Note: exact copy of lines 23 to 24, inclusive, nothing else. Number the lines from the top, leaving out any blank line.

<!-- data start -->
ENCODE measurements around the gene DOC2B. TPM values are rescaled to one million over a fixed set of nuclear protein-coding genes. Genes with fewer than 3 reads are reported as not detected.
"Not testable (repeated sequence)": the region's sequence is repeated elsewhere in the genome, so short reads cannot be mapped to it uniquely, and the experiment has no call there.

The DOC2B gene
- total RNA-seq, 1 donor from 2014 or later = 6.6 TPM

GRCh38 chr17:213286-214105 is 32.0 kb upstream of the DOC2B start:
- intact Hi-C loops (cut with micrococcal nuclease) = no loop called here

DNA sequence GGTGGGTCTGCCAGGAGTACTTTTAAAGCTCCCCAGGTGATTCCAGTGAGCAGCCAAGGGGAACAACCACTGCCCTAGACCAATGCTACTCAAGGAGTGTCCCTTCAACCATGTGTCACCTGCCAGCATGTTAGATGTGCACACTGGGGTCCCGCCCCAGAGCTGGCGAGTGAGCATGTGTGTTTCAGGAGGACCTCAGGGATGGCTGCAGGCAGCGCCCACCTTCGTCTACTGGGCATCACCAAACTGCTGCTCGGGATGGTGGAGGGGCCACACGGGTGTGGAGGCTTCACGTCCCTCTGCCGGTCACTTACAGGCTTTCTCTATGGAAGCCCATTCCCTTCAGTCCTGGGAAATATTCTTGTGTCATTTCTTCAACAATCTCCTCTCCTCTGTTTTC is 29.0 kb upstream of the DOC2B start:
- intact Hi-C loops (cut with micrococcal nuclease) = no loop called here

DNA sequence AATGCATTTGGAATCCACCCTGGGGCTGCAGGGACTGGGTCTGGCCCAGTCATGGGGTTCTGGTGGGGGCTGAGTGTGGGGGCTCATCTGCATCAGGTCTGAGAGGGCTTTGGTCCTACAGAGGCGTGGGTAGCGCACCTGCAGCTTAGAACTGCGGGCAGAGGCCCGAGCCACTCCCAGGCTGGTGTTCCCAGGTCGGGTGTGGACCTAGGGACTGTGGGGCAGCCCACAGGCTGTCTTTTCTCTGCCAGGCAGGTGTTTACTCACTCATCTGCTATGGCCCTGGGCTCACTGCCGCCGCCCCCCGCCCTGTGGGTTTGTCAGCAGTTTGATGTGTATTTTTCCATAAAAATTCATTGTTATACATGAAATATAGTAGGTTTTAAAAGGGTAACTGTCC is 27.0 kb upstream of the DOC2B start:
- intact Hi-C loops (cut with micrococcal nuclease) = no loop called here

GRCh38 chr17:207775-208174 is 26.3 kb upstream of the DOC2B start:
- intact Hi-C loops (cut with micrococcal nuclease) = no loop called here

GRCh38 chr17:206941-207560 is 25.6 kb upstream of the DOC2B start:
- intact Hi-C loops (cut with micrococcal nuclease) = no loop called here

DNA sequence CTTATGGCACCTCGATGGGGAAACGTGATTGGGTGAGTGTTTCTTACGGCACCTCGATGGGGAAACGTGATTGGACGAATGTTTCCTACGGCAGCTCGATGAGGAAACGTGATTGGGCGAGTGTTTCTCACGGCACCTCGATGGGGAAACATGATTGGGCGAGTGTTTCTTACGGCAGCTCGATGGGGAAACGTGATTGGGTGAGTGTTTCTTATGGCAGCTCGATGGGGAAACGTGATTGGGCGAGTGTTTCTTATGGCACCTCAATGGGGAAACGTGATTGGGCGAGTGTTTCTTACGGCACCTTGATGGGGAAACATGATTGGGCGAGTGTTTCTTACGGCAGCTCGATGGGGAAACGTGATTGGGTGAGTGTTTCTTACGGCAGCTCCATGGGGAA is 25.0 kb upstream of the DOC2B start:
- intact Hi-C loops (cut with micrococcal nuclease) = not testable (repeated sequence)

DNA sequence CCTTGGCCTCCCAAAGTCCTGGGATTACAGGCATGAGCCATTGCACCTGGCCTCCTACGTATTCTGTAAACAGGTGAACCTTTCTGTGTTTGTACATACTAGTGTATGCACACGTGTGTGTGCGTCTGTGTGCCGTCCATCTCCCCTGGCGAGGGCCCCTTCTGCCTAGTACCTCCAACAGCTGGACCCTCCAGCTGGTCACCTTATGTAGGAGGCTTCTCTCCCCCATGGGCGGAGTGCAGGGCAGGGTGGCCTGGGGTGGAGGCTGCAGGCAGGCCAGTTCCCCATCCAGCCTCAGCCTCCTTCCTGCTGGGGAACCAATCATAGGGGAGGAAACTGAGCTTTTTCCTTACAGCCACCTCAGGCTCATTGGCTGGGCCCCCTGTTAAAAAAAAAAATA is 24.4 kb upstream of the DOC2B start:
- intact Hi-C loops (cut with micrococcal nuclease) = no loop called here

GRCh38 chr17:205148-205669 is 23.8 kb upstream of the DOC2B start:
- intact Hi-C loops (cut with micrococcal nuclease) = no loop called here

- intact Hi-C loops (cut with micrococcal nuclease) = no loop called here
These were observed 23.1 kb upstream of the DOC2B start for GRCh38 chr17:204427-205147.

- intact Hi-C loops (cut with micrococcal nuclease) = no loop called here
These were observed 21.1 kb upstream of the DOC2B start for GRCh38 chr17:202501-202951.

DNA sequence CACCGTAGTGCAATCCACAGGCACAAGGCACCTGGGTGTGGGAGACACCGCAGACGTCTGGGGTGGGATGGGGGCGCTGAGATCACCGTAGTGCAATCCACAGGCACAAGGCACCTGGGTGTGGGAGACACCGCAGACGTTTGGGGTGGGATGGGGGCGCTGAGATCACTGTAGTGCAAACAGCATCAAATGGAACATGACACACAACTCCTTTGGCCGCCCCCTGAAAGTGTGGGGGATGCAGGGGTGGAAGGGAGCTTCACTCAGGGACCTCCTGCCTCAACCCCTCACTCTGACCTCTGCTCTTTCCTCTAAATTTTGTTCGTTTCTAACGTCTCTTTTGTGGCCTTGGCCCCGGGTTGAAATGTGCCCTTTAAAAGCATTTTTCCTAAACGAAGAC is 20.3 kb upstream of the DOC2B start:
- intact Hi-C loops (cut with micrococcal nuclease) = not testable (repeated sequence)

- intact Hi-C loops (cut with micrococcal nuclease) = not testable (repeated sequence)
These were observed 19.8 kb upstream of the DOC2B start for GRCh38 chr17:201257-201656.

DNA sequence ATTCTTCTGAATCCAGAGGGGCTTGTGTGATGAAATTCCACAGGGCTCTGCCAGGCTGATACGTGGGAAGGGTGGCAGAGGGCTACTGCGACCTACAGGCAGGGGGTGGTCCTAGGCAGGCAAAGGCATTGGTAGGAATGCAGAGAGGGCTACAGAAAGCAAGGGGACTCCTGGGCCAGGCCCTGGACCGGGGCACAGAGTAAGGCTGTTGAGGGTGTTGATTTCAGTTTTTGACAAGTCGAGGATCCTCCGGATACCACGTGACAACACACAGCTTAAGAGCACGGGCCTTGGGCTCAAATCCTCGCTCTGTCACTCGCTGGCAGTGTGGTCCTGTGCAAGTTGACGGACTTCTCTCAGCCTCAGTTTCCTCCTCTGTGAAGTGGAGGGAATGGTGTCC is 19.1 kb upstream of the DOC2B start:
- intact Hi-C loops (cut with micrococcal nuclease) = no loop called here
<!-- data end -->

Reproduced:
- intact Hi-C loops (cut with micrococcal nuclease) = no loop called here
These were observed 21.1 kb upstream of the DOC2B start for GRCh38 chr17:202501-202951.